Your first line is factually wrong. Two voters, not 19, made this decision. If only two people had changed their minds, the result would have been 17-18 and the cemetery would be approved. It's not the absolute number of voters that matters, but who turns out and on which side. This is a lesson Canadians need pounded home over and over and over. Will you fight for the right? Will you show up for the fight?

Although I'm not in favour of allowing a community concern decided by only a few residents around the area of concern I still wonder why there needs to be a "specialized" cemetery for any group, religious or otherwise. Throughout our travels in Europe this became apparent to me as we noted special Jewish cemeteries, or church cemeteries with separate areas for Protestants and Catholics etc. God only knows if he's separating them when they get to the "afterlife", but I suspect the atomized remains are mingled together any old which way. The basic principle of entropy is randomness. Church/State separation on earth is a wise secular move amongst the living, but not amongst the dead. And so endeth my thoughts on that issue.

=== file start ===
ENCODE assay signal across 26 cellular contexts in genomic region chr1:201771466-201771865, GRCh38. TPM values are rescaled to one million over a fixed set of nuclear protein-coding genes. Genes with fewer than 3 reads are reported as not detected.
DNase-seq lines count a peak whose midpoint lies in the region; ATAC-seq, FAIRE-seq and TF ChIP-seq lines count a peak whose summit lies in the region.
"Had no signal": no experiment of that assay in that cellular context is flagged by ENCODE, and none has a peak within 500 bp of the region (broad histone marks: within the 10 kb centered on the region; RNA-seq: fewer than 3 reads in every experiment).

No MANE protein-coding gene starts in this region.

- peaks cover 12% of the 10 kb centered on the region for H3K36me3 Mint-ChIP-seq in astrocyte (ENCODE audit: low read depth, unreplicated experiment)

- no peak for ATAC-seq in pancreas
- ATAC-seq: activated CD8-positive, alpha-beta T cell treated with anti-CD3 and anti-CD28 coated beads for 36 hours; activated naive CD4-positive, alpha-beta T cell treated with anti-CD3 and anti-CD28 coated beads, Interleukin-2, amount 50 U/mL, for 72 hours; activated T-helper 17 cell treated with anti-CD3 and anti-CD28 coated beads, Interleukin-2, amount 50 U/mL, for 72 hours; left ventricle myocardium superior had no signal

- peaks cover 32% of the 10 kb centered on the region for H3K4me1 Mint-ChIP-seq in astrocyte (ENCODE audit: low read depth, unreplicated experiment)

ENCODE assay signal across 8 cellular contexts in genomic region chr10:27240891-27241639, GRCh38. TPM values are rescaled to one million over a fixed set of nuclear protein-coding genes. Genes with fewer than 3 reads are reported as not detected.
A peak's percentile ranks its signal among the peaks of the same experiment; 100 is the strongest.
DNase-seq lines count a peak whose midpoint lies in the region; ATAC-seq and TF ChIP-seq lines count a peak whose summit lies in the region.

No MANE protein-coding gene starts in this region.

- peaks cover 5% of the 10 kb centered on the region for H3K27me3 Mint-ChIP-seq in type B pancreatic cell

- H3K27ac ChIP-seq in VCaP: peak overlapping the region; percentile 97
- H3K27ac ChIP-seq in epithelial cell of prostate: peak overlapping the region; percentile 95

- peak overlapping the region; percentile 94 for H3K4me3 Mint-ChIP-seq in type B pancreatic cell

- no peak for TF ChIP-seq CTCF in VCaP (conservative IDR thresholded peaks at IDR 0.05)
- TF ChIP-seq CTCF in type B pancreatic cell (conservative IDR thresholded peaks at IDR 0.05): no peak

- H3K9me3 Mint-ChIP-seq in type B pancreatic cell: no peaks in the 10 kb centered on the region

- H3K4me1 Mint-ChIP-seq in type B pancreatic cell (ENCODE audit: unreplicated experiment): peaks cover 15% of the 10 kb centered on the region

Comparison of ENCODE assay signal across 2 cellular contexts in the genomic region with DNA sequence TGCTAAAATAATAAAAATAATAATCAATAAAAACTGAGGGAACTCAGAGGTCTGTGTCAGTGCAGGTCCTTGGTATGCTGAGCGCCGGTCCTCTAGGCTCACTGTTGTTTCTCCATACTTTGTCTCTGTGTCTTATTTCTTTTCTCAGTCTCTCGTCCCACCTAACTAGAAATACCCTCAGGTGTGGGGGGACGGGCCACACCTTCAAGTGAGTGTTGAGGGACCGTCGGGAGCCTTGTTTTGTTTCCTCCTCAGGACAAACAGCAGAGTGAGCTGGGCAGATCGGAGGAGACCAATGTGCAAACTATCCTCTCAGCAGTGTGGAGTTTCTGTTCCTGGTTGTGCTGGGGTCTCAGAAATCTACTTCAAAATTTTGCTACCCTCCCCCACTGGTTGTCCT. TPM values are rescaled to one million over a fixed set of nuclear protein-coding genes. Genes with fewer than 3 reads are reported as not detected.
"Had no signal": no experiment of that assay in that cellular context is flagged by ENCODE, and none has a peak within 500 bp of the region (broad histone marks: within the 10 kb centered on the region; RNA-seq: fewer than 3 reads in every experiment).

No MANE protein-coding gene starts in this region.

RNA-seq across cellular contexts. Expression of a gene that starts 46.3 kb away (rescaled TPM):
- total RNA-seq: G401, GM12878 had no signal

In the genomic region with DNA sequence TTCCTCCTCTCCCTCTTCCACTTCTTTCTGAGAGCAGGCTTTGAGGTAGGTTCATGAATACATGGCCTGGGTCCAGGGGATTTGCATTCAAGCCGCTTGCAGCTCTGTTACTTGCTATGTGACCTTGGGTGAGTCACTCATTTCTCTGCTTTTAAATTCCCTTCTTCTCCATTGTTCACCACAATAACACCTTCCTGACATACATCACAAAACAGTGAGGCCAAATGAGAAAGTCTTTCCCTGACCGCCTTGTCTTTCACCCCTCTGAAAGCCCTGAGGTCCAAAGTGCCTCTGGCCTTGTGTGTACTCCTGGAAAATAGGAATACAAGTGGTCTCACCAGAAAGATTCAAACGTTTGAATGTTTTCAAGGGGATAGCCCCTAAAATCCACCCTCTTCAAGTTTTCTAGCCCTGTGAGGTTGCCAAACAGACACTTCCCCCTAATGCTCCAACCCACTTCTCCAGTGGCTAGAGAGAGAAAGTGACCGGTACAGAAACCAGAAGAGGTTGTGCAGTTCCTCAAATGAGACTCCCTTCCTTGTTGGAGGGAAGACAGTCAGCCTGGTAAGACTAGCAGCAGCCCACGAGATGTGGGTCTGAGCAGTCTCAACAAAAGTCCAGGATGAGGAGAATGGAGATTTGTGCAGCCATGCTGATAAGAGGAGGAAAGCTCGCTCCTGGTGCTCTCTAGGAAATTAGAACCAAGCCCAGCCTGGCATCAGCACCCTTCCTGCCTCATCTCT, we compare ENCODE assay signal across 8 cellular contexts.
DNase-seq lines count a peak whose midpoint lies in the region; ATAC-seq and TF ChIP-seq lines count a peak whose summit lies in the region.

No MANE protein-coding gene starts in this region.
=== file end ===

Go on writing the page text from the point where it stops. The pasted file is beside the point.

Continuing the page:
I think they're exploring that as well, more places with different religions buried together. I am not totally sure about the facts of this, but I think the problem in the Quebec City region is that there isn't anywhere close to home where Muslims can bury their dead. We'll be reporting more on this through the week.

This is very disturbing, very disheartening. If the terrorist attack on Quebec City Muslims weren't wrenching enough, we now have this rejection of a Muslim cemetery- and by only a few people, when all is calculated.

In my Canada when they are living, their Faith is not an issue.
In my Canada, when they are dead, their Faith is not an issue.
CANADA - freedom of choice, not of discrimination and bigotry.